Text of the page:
Top Functions of a Network Monitoring
Network monitoring needs to be proactive. It has to identify bottlenecks and performance-related problems before these blow up into a major issue with the network. This is when proactive monitoring comes in.
There are five essential functions of a network system monitoring that organizations should look for and evaluate in a potential provider. Knowing these functions also makes it easier for users to see why such a system is worth investing in.
Discover everything in the network using the network monitoring system
Network monitoring starts with making an inventory of every device or software application connected to the network. These devices often include routers, servers, firewalls, switches, printers, and more.
Even if the organization is relatively new to the idea of using a network monitoring system, they can still get guidance from the monitoring templates on keeping an eye on devices. Once the system has discovered everything in the network, it then gets on the next critical task - giving each device a specific role. These roles often vary by vendor and type.
A good monitoring system will do more than just discover devices. It should also pinpoint how each device is connected to one another and to the network. This would help in identifying what devices are affected when a switch is down, for instance, allowing admins to resolve the issue faster.
Develop network visualizations
Creating a visual map of every single part of a network facilitates the identification and resolution of a network issue. It can save time and effort as well, something that a network monitoring system can provide. This is certainly better than guessing what wires are connected to what device when admins look at the network wiring closet.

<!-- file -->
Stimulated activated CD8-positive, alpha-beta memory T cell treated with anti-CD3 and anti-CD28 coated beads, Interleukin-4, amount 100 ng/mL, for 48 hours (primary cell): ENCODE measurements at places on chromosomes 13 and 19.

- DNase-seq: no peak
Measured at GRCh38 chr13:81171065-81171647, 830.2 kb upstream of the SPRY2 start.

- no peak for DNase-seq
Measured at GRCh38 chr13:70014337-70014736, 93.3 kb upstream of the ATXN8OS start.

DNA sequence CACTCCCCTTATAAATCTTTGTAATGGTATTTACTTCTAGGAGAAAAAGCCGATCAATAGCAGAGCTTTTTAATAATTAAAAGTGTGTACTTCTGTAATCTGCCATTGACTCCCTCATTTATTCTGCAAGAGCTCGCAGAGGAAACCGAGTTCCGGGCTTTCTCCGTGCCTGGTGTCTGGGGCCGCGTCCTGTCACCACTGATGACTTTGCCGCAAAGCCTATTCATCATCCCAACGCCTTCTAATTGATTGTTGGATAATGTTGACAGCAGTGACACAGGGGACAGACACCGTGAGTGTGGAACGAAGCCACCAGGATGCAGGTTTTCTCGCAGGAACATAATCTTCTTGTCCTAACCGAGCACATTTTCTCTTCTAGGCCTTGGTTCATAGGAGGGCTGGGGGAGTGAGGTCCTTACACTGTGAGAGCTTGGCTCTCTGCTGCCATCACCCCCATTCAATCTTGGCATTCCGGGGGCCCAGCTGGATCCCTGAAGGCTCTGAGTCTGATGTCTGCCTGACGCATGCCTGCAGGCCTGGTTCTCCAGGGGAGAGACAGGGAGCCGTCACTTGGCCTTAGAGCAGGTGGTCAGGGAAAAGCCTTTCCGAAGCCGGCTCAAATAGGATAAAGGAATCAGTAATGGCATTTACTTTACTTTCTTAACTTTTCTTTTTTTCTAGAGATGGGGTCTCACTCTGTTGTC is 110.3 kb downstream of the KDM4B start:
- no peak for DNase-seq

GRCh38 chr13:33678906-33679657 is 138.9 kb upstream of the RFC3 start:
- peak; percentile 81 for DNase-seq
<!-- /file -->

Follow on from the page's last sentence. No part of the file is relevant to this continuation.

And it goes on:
Network monitoring systems help create a visual network map, which includes devices and the latest status of each one. However, this might take time as some systems may manually process the mapping itself.
Monitor the network
As mentioned earlier, a network system monitoring assigns roles to each device, but admins can modify these roles as needed or even develop new ones.
Those who manage networks might want to monitor performance using top metrics, such as CPU, ping availability and latency, disk and interface usage, and memory. Other monitoring systems might also keep an eye on hardware components, such as the power supplies, fans, and the wiring closet's temperature. Some also track network services, including FTP, HTTP, and TCP/IP.
Reliable network monitoring systems know the importance of providing performance metric visualizations in real-time. They do it to keep the network admins on their toes and let them know if something is about to go wrong before an incident occurs.
Prompt alerts from the network monitoring system
Aside from counting on the visualization of the performance of each part of the network, alerts also play a key role in resolving problems more quickly. Monitoring systems can notify users via text, email, and logging into the interface.
Sending quick alerts to the admins allows them to address the problems before they have a major negative impact on the customers and the business in general. A network monitoring can notify you that a router has more than 80% CPU utilization, or at whatever threshold you want to set for the device. This would alert the admins to check the said router before it completely fails.
Not all metrics that crossed the thresholds, though, should be treated as a problem. Those that exceed the limit for a few seconds or even minutes at a time are often a part of normal fluctuation during peak usage. To avoid getting alerts from minor fluctuations, monitoring systems often set thresholds with a time element. If a device's CPU utilization, for instance, has crossed the 80% threshold for over 10 minutes, then it should trigger an alert. Thresholds should also be set differently during off-peak hours, such as during the night or beyond business hours, to prevent alerts from getting sent mistakenly.
Reporting to ensure SLA delivery
Network admins have to design, analyze, and modify the network, then repeat as needed. To do all these, they need access to both current and historical reports from the network system monitoring.
Reports allow admins to check whether the current network designs delivered the expected results, pinpoint trends that could affect the network's performance as required by its users, diagnose the problem and resolve it quickly, and show proof that every single provision in the SLAs has been delivered.
With a network system monitoring, it will be easier to discover all the devices connected to the network, map out and visualize each one, monitor performance metrics, get quick and accurate alerts, and prepare the necessary reports. Investing in the system will take the load off maintaining a network and make the task more efficient and rewarding.